The Duma's acceptance of Stepashin's nomination wasn't simply a backhanded curse. "They're deeply demoralized by their failure to impeach Yeltsin and they fear he may be out to provoke a crisis to dissolve parliament, possibly even banning them," says Quinn-Judge. "And of course, they have a demonstrably incompetent leadership." Stepashin made the usual promises about fighting corruption and reforming the economy. But Russians see Stepashin as a familiar sideshow, while real power remains in the hands of an all-powerful president whose physical and mental health are in perilous decline.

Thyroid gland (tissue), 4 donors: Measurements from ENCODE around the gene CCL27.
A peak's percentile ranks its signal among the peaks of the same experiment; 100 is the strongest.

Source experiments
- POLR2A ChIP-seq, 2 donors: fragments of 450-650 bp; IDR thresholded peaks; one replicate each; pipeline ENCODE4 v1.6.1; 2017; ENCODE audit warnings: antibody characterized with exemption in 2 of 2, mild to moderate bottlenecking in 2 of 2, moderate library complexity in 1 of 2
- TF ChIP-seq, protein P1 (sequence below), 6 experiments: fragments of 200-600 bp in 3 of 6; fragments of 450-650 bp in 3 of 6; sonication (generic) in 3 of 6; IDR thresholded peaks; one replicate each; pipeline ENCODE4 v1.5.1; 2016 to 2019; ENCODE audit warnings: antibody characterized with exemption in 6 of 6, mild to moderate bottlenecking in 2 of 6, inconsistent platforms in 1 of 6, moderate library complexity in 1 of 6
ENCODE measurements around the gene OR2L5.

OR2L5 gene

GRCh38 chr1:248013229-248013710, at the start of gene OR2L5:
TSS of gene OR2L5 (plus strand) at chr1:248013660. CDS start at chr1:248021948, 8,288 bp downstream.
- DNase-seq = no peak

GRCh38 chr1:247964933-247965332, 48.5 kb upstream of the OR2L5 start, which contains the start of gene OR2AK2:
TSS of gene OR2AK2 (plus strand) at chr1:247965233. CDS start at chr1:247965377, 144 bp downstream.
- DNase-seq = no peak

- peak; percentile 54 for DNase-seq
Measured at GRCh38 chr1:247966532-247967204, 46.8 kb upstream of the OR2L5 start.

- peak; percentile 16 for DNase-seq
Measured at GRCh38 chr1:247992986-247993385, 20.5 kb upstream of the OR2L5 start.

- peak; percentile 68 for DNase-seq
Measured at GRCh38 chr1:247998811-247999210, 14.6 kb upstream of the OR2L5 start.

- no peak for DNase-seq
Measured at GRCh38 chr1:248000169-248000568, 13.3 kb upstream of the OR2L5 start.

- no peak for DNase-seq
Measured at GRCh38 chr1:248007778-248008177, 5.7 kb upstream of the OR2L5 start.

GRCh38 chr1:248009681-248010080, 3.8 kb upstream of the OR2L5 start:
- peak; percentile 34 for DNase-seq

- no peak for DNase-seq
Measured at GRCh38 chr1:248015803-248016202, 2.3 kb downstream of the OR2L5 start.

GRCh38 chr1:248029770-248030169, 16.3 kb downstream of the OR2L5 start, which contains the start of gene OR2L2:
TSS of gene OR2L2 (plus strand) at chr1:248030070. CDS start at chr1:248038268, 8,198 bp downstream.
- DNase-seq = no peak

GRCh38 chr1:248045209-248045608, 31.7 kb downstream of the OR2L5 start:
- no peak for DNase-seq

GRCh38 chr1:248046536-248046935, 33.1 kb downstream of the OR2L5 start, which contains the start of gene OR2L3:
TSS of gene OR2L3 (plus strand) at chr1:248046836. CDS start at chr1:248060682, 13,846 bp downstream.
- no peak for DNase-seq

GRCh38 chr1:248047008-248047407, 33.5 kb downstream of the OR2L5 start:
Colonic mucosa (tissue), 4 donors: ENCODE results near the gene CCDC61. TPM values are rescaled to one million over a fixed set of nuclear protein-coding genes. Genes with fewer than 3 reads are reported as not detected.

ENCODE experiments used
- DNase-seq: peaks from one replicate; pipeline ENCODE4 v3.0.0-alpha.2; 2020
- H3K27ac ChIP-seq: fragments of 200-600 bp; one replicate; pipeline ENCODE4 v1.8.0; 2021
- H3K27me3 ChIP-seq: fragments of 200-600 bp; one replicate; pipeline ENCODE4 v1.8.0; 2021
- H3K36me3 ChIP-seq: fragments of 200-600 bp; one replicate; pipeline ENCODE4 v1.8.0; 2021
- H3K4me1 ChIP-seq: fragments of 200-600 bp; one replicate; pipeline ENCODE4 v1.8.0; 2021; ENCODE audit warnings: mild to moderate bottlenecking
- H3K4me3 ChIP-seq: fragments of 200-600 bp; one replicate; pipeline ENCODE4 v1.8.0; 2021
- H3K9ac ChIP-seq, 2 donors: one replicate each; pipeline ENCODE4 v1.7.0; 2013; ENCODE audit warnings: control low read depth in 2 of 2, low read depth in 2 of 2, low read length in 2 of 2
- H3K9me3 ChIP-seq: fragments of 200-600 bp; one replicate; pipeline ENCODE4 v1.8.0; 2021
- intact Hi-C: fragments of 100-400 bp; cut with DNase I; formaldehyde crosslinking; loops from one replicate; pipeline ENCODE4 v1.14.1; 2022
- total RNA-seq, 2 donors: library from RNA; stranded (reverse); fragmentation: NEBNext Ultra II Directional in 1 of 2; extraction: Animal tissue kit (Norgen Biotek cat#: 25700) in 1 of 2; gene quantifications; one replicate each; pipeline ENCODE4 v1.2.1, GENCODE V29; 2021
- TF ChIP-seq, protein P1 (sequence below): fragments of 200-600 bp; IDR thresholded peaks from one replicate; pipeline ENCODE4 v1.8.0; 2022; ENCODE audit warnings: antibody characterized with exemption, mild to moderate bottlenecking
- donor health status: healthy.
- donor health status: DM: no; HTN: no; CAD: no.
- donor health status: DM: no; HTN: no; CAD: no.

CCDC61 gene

Sergei Stepashin is damned if he does and damned if he doesn't. After his nomination sailed through parliament Wednesday, the former secret policeman now shares the lot of all of Boris Yeltsin's prime ministers. "The very ease with which he was confirmed will immediately rouse Yeltsin's suspicion," says TIME Moscow bureau chief Paul Quinn-Judge. "After all, for all his ill health and mental diminution, Yeltsin still controls the political system here, and he's immediately suspicious of any prime minister who appears to get along with the Duma or enjoys public confidence. Of course, a prime minister has to work with the Duma if he wants to get anything done -- but then it's open to question whether Yeltsin really wants anything to get done."